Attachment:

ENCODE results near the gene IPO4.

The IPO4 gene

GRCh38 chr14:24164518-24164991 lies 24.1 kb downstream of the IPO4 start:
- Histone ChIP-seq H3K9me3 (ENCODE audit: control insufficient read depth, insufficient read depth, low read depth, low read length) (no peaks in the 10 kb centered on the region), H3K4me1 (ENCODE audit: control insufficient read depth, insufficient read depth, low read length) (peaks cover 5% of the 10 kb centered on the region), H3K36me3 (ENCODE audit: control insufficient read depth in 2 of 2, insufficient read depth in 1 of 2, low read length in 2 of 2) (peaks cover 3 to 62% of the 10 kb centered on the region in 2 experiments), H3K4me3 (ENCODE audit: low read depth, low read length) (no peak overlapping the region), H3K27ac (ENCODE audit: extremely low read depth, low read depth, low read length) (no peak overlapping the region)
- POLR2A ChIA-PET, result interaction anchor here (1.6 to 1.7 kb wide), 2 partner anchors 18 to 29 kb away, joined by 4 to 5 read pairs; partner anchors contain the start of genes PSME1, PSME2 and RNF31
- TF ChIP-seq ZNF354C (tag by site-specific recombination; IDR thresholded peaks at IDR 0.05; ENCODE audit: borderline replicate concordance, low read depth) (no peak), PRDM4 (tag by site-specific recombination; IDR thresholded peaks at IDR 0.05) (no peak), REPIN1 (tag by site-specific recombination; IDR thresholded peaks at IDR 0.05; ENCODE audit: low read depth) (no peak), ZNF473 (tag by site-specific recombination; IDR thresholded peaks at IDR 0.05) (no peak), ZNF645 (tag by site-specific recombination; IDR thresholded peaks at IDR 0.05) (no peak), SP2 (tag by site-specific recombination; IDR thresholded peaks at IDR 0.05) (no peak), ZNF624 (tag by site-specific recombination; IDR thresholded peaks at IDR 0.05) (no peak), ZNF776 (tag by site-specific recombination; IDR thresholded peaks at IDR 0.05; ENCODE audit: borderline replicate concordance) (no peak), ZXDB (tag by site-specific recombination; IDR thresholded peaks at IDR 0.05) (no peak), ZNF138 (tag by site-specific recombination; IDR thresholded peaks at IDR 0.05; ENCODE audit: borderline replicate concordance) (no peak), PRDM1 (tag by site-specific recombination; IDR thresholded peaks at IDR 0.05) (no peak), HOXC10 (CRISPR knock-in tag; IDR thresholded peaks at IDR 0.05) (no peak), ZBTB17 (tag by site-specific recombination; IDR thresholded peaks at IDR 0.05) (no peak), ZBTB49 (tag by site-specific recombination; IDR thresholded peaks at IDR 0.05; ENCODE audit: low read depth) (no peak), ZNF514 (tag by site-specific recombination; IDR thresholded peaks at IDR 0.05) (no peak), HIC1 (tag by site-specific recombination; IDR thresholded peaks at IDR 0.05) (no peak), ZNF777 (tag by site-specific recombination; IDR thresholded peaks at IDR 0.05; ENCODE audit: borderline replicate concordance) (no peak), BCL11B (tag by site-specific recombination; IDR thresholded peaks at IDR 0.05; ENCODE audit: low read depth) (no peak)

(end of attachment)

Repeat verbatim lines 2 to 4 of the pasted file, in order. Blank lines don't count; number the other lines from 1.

The IPO4 gene

GRCh38 chr14:24164518-24164991 lies 24.1 kb downstream of the IPO4 start:
- Histone ChIP-seq H3K9me3 (ENCODE audit: control insufficient read depth, insufficient read depth, low read depth, low read length) (no peaks in the 10 kb centered on the region), H3K4me1 (ENCODE audit: control insufficient read depth, insufficient read depth, low read length) (peaks cover 5% of the 10 kb centered on the region), H3K36me3 (ENCODE audit: control insufficient read depth in 2 of 2, insufficient read depth in 1 of 2, low read length in 2 of 2) (peaks cover 3 to 62% of the 10 kb centered on the region in 2 experiments), H3K4me3 (ENCODE audit: low read depth, low read length) (no peak overlapping the region), H3K27ac (ENCODE audit: extremely low read depth, low read depth, low read length) (no peak overlapping the region)